Memantine and cholinesterase inhibitor combination therapy for Alzheimer's disease: a systematic review.

Farrimond LE, Roberts E, McShane R - BMJ Open (2012)

Function (ACDS-ADL19 and ADCS-ADL23). ChEI, cholinesterase inhibitor; ER, extended release; LOCF, last observation carried forward; OC, observed case; SMD, standardised mean difference.
© Copyright Policy - open-access
Related In: Results  -  Collection

License 1 - License 2
Show All Figures
getmorefigures.php?uid=PMC3378937&req=5

fig3: Function (ACDS-ADL19 and ADCS-ADL23). ChEI, cholinesterase inhibitor; ER, extended release; LOCF, last observation carried forward; OC, observed case; SMD, standardised mean difference.
Bottom Line: National Institute for Clinical Excellence (NICE) guidance does not recommend the use of memantine in combination with cholinesterase inhibitors (acetylcholinesterase inhibitor (AChEI)).However, the impact on clinical global impression depends on exactly which studies are included, and there is no benefit on function, so its clinical relevance is not robustly demonstrated.Legislation on the form and content of registry posted results is needed in Europe.

View Article: PubMed Central - PubMed

Affiliation: University of Oxford Medical School, Oxford, UK.

ABSTRACT

Background: Memantine is licensed for moderate-to-severe Alzheimer's disease (AD). National Institute for Clinical Excellence (NICE) guidance does not recommend the use of memantine in combination with cholinesterase inhibitors (acetylcholinesterase inhibitor (AChEI)). The underpinning meta-analysis was disputed by the manufacturer.

Objectives: To compare the efficacy of AChEI monotherapy with combination memantine and AChEI therapy in patients with moderate-to-severe AD and to examine the impact of including unpublished data on the results.

Design: Systematic review and meta-analysis of randomised controlled trials.

Data sources: The Cochrane Dementia Group trial register, ALOIS, searched for the last time on 3 May 2011.

Data synthesis: Data from four domains (clinical global, cognition, function, behaviour and mood) were pooled. Sensitivity analyses examined the impact on the NICE-commissioned meta-analysis of restricting data to patients with moderate-to-severe AD and of including an unpublished trial of an extended release preparation of memantine.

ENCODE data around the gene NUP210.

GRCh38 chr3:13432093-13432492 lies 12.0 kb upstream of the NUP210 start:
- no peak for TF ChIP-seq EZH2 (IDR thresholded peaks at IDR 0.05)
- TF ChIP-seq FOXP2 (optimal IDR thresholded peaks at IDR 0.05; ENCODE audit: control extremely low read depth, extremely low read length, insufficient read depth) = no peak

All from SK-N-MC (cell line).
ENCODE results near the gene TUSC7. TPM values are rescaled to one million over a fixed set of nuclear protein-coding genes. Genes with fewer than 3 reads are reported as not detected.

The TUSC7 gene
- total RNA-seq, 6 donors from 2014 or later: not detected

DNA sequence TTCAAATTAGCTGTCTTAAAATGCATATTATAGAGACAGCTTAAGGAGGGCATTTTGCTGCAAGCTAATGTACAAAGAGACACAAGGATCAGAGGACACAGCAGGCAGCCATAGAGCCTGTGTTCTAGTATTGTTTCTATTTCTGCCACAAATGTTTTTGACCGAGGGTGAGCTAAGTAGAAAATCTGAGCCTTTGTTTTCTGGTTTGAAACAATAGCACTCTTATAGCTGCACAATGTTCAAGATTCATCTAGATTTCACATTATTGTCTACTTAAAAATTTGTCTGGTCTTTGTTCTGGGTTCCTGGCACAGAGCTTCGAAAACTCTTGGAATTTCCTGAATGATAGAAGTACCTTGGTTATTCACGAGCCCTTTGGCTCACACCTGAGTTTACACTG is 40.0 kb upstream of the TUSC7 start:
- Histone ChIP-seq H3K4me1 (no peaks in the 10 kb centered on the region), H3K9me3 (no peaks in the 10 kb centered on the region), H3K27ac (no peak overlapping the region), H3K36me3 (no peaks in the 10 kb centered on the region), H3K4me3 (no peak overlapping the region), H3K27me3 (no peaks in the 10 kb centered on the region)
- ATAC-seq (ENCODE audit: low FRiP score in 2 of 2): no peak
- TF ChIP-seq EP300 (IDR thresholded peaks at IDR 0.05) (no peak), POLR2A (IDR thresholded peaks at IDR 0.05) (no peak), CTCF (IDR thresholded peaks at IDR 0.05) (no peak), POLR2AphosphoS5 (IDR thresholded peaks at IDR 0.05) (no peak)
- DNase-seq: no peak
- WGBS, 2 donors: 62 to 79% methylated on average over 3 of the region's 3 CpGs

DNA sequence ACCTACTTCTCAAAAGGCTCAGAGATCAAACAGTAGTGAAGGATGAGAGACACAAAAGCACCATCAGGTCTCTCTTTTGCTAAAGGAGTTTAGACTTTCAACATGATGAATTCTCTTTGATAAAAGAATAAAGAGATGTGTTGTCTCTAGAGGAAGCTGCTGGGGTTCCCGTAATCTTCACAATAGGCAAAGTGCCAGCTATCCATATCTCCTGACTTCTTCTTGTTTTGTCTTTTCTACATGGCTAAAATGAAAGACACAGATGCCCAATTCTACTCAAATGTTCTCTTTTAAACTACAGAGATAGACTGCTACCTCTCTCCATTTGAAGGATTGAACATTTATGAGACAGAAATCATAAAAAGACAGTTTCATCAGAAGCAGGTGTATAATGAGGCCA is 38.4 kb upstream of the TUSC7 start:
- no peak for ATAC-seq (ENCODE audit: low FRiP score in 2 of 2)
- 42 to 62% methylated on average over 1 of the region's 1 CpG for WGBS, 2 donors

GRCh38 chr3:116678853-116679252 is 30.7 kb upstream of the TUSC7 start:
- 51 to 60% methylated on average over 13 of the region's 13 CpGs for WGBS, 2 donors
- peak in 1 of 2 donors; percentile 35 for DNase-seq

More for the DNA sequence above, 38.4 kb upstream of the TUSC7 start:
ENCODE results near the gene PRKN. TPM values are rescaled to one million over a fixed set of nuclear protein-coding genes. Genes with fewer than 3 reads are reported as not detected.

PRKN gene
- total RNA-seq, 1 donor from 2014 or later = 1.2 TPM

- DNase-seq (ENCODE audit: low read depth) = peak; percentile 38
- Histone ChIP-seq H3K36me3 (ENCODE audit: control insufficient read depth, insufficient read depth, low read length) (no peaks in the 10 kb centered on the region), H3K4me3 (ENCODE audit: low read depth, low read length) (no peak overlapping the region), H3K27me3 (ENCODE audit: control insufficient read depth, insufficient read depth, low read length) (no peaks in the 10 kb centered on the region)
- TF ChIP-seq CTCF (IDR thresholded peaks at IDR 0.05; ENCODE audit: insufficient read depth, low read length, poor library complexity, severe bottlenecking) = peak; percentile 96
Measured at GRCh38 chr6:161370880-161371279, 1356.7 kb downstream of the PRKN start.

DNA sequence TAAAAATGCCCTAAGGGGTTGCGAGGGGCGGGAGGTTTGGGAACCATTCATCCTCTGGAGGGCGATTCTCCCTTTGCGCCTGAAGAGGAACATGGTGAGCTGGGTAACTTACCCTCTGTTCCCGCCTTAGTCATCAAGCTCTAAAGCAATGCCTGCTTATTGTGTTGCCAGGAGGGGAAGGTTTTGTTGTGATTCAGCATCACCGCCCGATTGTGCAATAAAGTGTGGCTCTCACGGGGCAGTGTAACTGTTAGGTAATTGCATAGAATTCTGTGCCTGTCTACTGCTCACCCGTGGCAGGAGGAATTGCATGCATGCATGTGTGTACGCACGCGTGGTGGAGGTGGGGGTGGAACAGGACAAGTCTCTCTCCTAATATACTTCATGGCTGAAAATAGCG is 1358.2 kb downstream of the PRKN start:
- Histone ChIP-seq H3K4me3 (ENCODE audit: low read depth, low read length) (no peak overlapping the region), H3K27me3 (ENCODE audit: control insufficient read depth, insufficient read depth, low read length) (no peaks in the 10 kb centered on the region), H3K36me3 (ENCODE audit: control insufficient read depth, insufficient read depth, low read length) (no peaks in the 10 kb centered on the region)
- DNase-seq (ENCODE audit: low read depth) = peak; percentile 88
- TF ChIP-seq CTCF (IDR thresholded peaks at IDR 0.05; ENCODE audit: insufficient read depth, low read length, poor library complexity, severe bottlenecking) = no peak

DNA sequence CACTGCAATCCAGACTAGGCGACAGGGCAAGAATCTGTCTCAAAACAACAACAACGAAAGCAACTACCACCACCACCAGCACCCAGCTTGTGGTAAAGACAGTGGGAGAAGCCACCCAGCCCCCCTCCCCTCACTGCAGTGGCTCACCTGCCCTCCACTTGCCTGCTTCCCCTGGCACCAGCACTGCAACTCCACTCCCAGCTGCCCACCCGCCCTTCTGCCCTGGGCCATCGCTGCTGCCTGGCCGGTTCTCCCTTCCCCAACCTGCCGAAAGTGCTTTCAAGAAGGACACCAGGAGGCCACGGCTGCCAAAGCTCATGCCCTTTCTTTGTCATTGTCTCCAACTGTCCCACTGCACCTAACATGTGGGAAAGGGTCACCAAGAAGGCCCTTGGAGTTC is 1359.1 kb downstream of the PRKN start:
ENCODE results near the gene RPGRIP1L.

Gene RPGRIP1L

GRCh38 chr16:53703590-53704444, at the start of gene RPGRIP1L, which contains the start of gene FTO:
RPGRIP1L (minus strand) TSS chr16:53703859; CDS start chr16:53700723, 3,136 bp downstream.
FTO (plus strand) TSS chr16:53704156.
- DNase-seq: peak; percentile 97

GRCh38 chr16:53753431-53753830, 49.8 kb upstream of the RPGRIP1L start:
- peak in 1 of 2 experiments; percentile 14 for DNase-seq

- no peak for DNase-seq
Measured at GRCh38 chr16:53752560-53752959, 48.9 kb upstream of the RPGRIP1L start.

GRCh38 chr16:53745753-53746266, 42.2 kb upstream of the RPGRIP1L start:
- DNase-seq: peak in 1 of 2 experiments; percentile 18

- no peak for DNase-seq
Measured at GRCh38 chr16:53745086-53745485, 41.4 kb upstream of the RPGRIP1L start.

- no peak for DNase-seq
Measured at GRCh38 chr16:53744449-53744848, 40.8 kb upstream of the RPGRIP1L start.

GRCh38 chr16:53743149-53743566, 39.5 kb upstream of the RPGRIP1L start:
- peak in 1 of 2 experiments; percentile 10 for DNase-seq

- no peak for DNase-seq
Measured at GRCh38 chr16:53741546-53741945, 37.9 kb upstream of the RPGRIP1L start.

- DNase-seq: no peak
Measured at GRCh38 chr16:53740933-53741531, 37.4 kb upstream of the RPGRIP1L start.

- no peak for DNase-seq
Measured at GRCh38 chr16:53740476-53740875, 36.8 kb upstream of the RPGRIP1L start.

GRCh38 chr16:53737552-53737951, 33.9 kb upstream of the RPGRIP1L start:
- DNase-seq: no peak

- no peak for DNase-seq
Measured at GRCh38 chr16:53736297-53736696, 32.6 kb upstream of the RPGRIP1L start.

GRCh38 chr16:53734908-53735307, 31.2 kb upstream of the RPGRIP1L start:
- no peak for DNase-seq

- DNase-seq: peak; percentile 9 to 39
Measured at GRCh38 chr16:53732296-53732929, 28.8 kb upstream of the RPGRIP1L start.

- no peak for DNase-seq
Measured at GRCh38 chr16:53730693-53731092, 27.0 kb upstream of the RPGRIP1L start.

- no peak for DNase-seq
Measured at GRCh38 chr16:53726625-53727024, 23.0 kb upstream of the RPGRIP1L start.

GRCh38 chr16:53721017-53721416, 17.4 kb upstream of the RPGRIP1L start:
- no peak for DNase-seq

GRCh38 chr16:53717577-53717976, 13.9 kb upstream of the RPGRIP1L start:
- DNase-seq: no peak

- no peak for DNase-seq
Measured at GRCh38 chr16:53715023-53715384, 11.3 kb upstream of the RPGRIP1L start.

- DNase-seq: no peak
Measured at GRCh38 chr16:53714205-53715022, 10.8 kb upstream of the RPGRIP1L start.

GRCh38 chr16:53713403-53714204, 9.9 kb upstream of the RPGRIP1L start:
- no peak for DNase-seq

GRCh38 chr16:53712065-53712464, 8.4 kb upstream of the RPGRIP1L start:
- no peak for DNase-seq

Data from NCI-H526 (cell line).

Results: Pooled data from the trials, which were included in the NICE-commissioned meta-analysis but which were restricted to moderate-to-severe AD only, showed a small effect of combination therapy on cognition (standardised mean difference (SMD)=-0.29, 95% CI -0.45 to -0.14). Adding data from an unpublished trial of an extended release memantine (total three trials, 1317 participants) showed a small benefit of combination therapy on global scores (SMD=-0.20, 95% CI -0.31 to -0.09), cognition (SMD=-0.25, 95% CI -0.36 to -0.14) and behaviour and mood (SMD=-0.17, 95% CI -0.32 to -0.03) but not on function (SMD=-0.04, 95% CI -0.21 to 0.13) at 6 months. No clinical data have been reported from a 1-year trial, although this found 'no significant benefit' on any clinical measures at 1 year.

Conclusions: These results suggest that there may be a small benefit at 6 months of adding memantine to AChEIs. However, the impact on clinical global impression depends on exactly which studies are included, and there is no benefit on function, so its clinical relevance is not robustly demonstrated. Currently available information from randomised controlled trails indicates no benefit of combination therapy over monotherapy at 1 year. Legislation on the form and content of registry posted results is needed in Europe.

No MeSH data available.


Related in: MedlinePlus